Nature has an remarkable way of growing back in force, in particular, the invasive plants, such as Himalayan Blackberry. In our Wild Minds program with Environmental Youth Alliance and Evergreen BC, we are also helping to rewild urban spaces, and today spent time clearing away invasive plants in an area of the youth garden to help support a new food forest and planting of native plants. Later picked Oregon grapes, Mulberrys, apples and plums and made fruit leather, as a suggested activity by one of the youth.
The Grandview Woodland Food Connection and Britannia Community Centre are pleased to participate in this year’s Wild Salmon Caravan with a kick off Vancouver Parade on Oct 7th. As our contribution to this parade, we will be organizing a series of arts builds at Britannia (See our poster below) focusing on creating bike salmon art and bike floats and encouraging the bike community to participate in the parade and help promote a carbon free future, recognizing that climate change is a serious threat to the survival of wild salmon.
So, we hope to see you at our arts Builds and at the Vancouver Wild Salmon Parade. For more information, check out the Wild Salmon Caravan facebook page: https://www.facebook.com/wildsalmoncaravan/
We are in the mid summer doldrums and heatwaves. The plants need a lot of watering and the youth are keen to take on this task. Took some more time to clear some scrub bush to replace with new native plants as part of Environmental Youth Alliance work to clear invasive and rewild areas of the garden and further afield. Later collected calendula seeds as part of our seed saving effort. With the heat, we stayed indoors out of the sun after lunch and built some swallow, flicker, chickadee, and mason bee homes to put up in the gardens.
Wild Minds Week 4 – Visited the The Sharing Farm in Richmond, which is mostly volunteer run and grows food to support the local foodbank. Was such a beautiful reprise from the busyness of the city and to get out into nature. Had to take the skytrain into Richmond and bus to No 1 Road and Westminster Highway, then 10 minute walk to the farm. Saw an amazingly productive greenhouse and helped weed the carrots. Was so much fun, the kids actually wished they could stay longer. Thing is, the experience of working on a real farm is something the kids have never done before (let along most of us city dwellers) and they really enjoyed the meditative nature of weeding.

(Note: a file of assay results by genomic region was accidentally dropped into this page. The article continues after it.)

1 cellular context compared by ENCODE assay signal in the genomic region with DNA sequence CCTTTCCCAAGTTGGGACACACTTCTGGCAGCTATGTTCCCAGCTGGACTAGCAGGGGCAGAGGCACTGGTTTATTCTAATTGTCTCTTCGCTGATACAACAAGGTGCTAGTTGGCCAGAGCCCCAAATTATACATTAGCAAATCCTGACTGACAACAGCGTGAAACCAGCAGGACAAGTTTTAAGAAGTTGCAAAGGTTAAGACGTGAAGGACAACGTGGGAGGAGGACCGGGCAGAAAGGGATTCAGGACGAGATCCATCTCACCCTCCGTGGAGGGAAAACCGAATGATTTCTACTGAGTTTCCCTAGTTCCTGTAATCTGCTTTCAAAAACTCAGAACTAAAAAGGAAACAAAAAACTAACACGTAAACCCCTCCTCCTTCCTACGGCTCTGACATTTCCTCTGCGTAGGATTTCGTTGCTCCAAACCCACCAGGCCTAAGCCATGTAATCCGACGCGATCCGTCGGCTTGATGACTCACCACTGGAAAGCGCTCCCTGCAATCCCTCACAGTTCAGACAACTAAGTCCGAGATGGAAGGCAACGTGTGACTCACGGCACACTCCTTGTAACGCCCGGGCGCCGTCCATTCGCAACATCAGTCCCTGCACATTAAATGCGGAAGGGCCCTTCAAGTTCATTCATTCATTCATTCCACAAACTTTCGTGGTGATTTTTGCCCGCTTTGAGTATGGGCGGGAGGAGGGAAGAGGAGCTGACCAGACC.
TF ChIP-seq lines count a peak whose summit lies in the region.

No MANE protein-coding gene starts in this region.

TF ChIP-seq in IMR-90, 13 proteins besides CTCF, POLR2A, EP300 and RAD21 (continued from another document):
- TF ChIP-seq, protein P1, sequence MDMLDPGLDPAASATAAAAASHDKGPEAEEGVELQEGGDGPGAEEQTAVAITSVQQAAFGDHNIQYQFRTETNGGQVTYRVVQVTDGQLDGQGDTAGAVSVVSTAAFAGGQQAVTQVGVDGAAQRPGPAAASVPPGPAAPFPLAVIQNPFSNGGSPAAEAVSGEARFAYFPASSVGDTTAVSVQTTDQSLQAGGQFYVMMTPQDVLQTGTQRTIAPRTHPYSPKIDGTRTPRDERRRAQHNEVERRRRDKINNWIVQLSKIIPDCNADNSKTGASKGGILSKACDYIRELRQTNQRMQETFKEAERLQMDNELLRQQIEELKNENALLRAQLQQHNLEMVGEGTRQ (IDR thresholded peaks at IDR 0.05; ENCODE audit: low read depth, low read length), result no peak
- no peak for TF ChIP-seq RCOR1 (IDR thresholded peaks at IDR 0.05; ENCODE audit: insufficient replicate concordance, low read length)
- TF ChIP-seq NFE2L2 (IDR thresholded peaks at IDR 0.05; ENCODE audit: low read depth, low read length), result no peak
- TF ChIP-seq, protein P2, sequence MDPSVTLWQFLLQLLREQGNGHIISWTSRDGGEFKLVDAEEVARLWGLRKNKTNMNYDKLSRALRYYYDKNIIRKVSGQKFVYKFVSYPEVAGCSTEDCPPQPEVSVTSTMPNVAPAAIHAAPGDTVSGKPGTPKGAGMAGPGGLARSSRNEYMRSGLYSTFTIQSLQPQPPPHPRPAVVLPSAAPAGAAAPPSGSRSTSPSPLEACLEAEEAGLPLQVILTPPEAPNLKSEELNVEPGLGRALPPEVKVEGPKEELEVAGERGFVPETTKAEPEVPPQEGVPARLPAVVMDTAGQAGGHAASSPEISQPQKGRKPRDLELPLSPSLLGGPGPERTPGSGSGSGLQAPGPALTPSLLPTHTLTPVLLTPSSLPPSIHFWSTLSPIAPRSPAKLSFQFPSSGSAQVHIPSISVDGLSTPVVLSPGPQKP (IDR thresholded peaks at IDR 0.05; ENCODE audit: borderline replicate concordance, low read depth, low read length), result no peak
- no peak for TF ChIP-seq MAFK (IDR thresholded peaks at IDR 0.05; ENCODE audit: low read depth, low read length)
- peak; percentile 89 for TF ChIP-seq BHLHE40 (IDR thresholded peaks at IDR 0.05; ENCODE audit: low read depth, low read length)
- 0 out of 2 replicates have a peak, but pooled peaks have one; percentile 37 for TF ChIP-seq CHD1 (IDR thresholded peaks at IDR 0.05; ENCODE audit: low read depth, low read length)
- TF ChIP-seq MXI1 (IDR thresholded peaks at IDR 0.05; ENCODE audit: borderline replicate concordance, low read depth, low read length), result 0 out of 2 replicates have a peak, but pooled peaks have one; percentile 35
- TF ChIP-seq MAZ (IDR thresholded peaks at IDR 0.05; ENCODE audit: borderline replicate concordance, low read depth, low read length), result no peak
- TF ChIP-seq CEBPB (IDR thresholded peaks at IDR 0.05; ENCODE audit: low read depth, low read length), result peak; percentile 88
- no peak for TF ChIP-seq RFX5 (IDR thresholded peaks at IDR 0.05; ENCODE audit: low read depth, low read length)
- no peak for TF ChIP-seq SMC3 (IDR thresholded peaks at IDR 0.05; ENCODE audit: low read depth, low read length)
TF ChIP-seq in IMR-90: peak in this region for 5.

Went over to Trillium North park and visited with the amazing Sharon Kallis, natural plant and fiber artist who is resident artist in this park where we learned to harvest Tansy for dyes, St. John’s Wort for medicine, and Oregon Grape for food and tea. Sharon also showed us how to make rope from plants. This was such an informative and interesting learning opportunity for the youth who were fascinated by the many uses of the plants but also impressed by the beautiful natural area situated within an industrialized inner city area. Sadly however, we also learned much of the park’s natural areas are getting mowed down due to some neighbor’s complaints about this “messiness”. Was very proud of the youth for stepping up and advocating to protect the natural spaces in the park with messages that will be sent to the Parks staff and Board.
View the advocacy document here that was created with the youth to help keep Trillium Park natural:
Wild Minds Week 2 – Is part learning and work, with enough fun to keep the youth engaged. Since Wild Minds is about rewilding urban spaces, one focus of this years work is the Environmental Youth Alliance native plant nursery. Gave the youth a lesson on soil composition then potted up a few trays of young salal. Then off to the wood chip pile to put the youth to work, laying down chips on the garden pathways. Nothing like a large group of strong people to get a lot of work done fast.